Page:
In cash-strapped states where governors are proposing major cuts to services, some public universities that face deep cuts are set to adopt an innovation from the K-12 world: chartering.
A story in Stateline last week reported that several states, including Wisconsin, are proposing to cut loose some of their public universities from certain state regulations in return for less public funding. This means — and here’s what will likely prove controversial — the schools will have more flexibility in setting their own tuition rates.
The plans sound a lot like the model for K-12 charter schools, which are given more autonomy from the rules that govern regular public schools (although that doesn’t always mean they get less money; in New York City’s case, they get more).
Ohio is also in the process of making the state dollars that universities receive contingent on graduation rates — which sounds similar to the concept of charter schools, which can be shut down if test scores are too low.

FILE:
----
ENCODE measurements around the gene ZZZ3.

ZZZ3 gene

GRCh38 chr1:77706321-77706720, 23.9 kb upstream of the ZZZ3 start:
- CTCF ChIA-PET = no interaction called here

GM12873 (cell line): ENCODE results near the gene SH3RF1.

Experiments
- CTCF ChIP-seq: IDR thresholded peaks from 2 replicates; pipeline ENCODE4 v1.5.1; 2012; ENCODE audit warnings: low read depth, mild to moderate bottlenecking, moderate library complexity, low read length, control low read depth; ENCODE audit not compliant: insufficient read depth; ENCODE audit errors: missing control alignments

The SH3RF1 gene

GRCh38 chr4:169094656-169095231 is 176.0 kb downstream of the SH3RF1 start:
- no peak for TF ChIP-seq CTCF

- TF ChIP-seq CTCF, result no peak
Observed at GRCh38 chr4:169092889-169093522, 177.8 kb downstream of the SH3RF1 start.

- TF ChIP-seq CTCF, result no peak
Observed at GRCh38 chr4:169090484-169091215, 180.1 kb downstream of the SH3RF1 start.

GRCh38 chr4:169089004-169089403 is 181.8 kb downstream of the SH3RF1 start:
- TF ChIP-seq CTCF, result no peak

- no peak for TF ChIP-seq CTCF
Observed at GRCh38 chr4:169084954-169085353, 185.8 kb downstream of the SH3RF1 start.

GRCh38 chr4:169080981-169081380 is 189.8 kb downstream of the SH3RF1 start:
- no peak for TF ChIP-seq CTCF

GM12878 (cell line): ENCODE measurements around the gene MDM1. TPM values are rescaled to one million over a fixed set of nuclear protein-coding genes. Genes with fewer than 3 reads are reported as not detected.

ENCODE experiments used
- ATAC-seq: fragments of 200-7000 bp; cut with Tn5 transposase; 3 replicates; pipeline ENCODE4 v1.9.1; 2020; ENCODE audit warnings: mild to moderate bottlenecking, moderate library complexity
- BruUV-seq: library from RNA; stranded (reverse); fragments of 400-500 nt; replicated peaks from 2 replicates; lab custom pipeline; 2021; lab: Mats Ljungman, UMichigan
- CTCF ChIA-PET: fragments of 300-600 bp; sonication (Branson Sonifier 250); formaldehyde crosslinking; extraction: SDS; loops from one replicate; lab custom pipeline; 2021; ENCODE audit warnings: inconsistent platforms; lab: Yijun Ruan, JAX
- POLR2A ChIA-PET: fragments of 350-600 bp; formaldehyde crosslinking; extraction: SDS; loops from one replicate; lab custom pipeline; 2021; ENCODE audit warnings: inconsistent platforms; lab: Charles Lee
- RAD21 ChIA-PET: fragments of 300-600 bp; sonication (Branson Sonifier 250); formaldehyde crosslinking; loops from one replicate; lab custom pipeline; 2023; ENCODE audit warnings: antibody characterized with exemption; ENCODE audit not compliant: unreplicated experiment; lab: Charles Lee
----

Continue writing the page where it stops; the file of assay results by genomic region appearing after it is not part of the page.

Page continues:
The idea of charter universities “will raise questions about the core mission of state universities whose original purpose was to offer an affordable education,” the Stateline article says. That is, if state universities are allowed to set tuition rates, they’ll likely raise them, which could end up reducing the access of low-income students (who tend to do worse academically than their more affluent peers) to higher education. And that could bring the perennial charter-school questions into the world of higher ed: do charters cream the most successful students from the available pool, and do accountability provisions create incentives for charters to do just that?